That framing gives extra weight to the last minutes of “Treasure Of The Sun,” when Mad Sweeney’s apparently heedless anger is shown to be calculated, even conscientious. In what seems a fruitless attack, he snatches Gungnir and wields her against her owner, only to be spectacularly bested by Shadow in his role as bodyguard. Like all the action scenes in this episode, the violence (directed by Paco Cabezas, whose credits include an eventful and electrifying pair of Penny Dreadful episodes) is simple, swift, and admirably clear. Unlike Lugh’s remembered melees, it’s almost balletic in its precision, Shadow’s quick flip of the spear as breathless and as practiced as a grand jeté.
Wednesday stages a shabby Last Supper on the eve of his war, but it’s the final view of that room that most resembles a Renaissance painting or a religious tableau. In the dreadful peace that follows his last fight, Mad Sweeney half-hangs where Gungnir props him up, his own blood pooling before him. Wednesday stands tall across the room, looking down at his betrayer. Between them, Shadow Moon balances on one knee, deadly still but poised for action. Sweeney, who earlier demonstrated for Shadow how he can still snatch coins from the horde (or stash them there), speaks his last words: “Your spear is the sun’s treasure now, you one-eyed cunt.”
The teleplay from Heather Bellson (also writer of the lackluster “Muninn”) rings with thematic resonances, large and small. Yggdrasil has sprouted and spread, towering above Odin in Ibis & Jacquel’s greenhouse; Lugh lives and wars in the forests of his kingdom. Wednesday has restored Gungnir, his spear of legend; Lugh too has a spear, and his is said to be unstoppable. Balor, Lugh’s father’s father and his mortal enemy, has one missing eye from which he spreads poison and pestilence; before his dying declaration to Wednesday, Sweeney asks Shadow plaintively, “Can you feel the poison?”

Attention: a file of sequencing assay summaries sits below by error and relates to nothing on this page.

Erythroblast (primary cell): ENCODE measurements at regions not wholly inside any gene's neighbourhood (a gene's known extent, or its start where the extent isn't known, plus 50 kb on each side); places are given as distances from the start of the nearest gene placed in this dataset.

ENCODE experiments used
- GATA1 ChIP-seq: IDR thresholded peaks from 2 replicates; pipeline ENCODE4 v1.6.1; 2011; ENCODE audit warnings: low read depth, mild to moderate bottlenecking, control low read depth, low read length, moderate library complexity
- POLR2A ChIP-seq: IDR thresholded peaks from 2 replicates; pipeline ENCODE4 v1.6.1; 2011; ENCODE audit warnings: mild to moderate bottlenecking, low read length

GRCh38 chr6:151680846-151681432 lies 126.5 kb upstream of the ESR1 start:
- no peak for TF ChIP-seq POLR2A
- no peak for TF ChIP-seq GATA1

“This is gallows ground you’re walking,” Mad Sweeney warned Shadow earlier, “and there’s a rope around your neck and a raven-bird on each shoulder, waiting for your eyes.” I’ve spoken before about American Gods’ graphic use of lynching imagery, as have other critics, and “Treasure Of The Sun” doesn’t soften or excuse its exploitative approach to those scenes. It does explore, for those unfamiliar with Norse mythology, the inescapable significance of hanging in any story about Odin. American Gods is preoccupied with hanging not just because it’s a potent (though easily misused) signifier of the racist corruption and violence at the heart of American history, but because Odin’s mythology hangs on his own sacrifice by hanging. As Odin’s rune song relates:
I know that I hung on a wind-rocked tree,
nine whole nights,
with a spear wounded, and to Odin offered,
myself to myself
It’s an odd, even recursive idea. When a god sacrifices himself to himself, who is sacrificed and who is exalted? It’s a key question in American Gods, only rivaled by the rhetorical question Wednesday offers to his companions, almost as a toast: “The only question, gentlemen, is do we know who all our friends are?”
But when even truth shifts with every telling, who can know all their friends? Or all their enemies? “Treasure Of The Sun” confirms what we already knew: that the truth is never the truth, or never the whole truth. Whatever the truth, American Gods is raising its spears to go to war, and raising its game, too.
- The Jinn’s flimsy SIDECAR ADVENTURES haven’t given Mousa Kraish much chance to shine this season. But even on the sidelines, he imbues The Jinn with an immovable energy and imposing solidity. His footfalls are solid, his bearing straight, and even with his eyes covered by habitual sunglasses, it’s easy to imagine the ferocious pools of fire hidden there. There’s a touch of The Terminator in his posture: upright, unyielding, but without the mechanical air of menace. And the softness that emerges when he looks at Salim is only enhanced by his otherwise steadfast strength.
- Mr. Ibis knows exactly what he’s provoking when he spurs Mad Sweeney’s memories of his life as Lugh.